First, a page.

Nina Allan’s The Silver Wind is a twisting, haunting work of speculative fantasy, pulsing with the dull ache of a fading dream and intoxicating its audience with disorienting what-ifs.
When Owen, a clockmaker’s apprentice, is tasked with building a timepiece for a rich client, he has no idea that his skills are being plied to test the fabric of time itself. The client’s daughter fills Owen in on the plot, but the pull of building a tourbillion of such power is too much for Owen to resist; by the time he arrives home, future worlds have already begun to bleed into his present. The die is cast.
What follows are interconnected stories from across an intimately intertwined multiverse of possibilities. Characters recur: as lovers in some iterations of the present, as siblings deceased or siblings far-flung in others. Tragedies happen or don’t, and family bonds are forged and tested. Curiosities are common, including a mysterious dwarf who roams the beach and doesn’t age, who appears in pictures in and out of time; a broken watch that’s healed; and institutions devoted to sending people through rifts between universes. Timepieces are ever-present, the stuff that connects one dimension to the next.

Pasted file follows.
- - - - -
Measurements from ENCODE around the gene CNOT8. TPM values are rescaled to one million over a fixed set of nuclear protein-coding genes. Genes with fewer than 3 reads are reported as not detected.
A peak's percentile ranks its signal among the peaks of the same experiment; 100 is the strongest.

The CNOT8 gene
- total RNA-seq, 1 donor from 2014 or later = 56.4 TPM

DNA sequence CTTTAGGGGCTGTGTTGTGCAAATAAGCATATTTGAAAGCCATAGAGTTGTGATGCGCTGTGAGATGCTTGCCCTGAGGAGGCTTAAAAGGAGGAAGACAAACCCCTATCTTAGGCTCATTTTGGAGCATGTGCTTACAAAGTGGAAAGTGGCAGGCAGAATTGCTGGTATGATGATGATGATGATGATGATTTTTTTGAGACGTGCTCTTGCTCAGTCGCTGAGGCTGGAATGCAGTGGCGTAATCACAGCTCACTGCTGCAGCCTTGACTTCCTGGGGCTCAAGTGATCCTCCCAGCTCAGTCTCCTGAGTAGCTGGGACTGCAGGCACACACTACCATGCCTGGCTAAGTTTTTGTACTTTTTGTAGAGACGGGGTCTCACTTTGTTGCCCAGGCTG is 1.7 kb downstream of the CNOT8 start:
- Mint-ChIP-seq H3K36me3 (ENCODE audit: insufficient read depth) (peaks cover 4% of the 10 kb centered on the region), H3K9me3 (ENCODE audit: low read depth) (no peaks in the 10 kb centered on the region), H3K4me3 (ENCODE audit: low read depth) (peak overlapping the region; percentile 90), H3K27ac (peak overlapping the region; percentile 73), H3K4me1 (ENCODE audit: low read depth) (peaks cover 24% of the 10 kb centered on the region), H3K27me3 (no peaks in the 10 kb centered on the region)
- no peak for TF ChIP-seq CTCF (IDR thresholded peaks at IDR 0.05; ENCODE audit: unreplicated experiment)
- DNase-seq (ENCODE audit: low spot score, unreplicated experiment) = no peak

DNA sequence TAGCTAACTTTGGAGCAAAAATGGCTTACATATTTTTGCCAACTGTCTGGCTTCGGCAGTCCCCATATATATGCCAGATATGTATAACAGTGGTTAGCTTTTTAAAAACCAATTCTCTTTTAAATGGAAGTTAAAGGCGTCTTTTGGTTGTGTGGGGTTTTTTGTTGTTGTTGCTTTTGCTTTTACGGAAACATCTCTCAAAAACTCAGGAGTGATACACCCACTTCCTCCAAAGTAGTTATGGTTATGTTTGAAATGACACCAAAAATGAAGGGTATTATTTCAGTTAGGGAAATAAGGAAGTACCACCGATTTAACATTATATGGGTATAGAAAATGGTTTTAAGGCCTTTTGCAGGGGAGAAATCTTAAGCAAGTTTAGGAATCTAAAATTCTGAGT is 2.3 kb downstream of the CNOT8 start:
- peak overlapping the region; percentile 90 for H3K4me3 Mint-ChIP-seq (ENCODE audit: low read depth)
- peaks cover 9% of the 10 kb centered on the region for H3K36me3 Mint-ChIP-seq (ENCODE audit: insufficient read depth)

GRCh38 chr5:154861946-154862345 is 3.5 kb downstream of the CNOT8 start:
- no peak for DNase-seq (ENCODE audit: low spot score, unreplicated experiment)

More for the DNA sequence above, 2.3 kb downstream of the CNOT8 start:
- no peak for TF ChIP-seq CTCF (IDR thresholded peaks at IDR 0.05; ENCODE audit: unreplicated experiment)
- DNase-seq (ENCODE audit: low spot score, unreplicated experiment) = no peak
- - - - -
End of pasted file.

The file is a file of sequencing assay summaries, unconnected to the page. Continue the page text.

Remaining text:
In one present, the beach dweller encounters Martin, another recurrent character, and greets him like a friend who’s integral to the past and future:
You were always so insistent that time streams could not run parallel to each other without leaking through, that on some level our alternate selves would carry an awareness of each other. A trace-awareness, you used to call it. A seepage between universes. I insisted you were wrong. … [now] I’m beginning to think you might have had something.
Working through the eerie and mysterious locations of Nina Allan’s book requires concentration, imagination, and an eye for detail, but all are rewarded. This funky trek through time should not be missed.
Michelle Anne Schingler
Disclosure: This article is not an endorsement, but a review. The publisher of this book provided free copies of the book to have their book reviewed by a professional reviewer. No fee was paid by the publisher for this review. Foreword Reviews only recommends books that we love. Foreword Magazine, Inc. is disclosing this in accordance with the Federal Trade Commission’s 16 CFR, Part 255.